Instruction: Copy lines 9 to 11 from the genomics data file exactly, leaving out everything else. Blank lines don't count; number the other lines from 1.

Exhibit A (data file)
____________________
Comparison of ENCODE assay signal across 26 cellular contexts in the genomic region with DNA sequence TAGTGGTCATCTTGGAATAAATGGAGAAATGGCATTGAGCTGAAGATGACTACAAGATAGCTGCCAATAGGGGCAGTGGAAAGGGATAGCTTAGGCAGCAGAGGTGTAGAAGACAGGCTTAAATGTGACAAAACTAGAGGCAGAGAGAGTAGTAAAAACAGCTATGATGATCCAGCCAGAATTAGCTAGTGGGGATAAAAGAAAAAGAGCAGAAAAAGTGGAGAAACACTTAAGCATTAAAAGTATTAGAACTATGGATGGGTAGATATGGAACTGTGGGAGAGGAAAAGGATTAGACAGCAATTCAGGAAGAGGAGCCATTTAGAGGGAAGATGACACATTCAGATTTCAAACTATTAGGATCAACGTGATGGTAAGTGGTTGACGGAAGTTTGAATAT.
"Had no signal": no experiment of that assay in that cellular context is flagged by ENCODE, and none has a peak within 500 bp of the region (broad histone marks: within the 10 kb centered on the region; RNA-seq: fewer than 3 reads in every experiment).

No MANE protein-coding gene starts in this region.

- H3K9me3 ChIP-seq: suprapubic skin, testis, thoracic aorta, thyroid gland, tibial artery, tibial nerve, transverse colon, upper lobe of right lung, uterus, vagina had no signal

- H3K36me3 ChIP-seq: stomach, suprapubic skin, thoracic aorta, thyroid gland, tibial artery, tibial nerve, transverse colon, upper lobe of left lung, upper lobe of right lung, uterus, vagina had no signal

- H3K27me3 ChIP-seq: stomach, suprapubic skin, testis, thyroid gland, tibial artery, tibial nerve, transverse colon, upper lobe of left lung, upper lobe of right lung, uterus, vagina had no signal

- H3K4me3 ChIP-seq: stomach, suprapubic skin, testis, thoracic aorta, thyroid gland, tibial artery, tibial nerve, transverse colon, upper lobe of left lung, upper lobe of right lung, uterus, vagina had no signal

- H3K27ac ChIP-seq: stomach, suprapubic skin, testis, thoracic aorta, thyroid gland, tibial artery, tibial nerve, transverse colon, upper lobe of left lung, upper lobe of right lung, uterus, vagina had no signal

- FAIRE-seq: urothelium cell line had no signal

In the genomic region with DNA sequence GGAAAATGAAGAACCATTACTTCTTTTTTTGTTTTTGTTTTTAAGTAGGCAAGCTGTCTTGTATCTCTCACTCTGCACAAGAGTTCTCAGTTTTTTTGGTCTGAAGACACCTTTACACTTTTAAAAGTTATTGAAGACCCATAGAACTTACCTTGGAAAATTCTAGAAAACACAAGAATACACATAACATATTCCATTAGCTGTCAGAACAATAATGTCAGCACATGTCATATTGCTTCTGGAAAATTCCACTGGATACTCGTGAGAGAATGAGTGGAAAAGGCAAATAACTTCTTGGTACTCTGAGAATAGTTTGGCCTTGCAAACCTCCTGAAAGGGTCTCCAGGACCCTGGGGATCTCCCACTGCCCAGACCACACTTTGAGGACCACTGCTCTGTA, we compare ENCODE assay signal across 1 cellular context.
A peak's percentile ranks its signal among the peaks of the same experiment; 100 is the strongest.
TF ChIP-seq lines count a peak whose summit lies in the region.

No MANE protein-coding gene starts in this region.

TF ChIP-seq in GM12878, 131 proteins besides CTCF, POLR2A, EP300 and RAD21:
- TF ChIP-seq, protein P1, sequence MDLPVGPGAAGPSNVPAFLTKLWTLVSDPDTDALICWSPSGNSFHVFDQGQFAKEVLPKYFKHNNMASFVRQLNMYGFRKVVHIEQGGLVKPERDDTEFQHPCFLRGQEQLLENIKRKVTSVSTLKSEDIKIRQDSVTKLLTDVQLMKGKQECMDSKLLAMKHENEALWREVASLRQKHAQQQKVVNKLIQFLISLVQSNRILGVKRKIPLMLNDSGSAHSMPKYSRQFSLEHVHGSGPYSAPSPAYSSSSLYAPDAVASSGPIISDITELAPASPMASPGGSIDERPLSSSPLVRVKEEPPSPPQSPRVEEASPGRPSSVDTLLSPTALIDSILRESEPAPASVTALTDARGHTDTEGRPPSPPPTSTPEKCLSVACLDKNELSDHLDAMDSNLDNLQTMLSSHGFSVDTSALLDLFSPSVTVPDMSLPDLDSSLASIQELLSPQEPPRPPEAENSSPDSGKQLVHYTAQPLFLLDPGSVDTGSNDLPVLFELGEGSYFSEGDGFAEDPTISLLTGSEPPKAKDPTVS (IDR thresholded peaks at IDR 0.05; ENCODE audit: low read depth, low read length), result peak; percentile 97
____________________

- FAIRE-seq: urothelium cell line had no signal

In the genomic region with DNA sequence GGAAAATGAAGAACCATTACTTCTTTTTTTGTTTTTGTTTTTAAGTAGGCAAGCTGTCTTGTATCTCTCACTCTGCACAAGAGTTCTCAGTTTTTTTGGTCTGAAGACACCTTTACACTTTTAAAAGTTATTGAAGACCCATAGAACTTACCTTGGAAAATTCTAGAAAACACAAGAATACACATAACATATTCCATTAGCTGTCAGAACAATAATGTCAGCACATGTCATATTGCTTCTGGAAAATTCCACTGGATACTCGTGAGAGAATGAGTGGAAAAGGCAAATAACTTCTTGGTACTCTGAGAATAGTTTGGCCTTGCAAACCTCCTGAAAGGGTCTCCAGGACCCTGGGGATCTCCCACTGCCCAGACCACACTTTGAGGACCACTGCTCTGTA, we compare ENCODE assay signal across 1 cellular context.
A peak's percentile ranks its signal among the peaks of the same experiment; 100 is the strongest.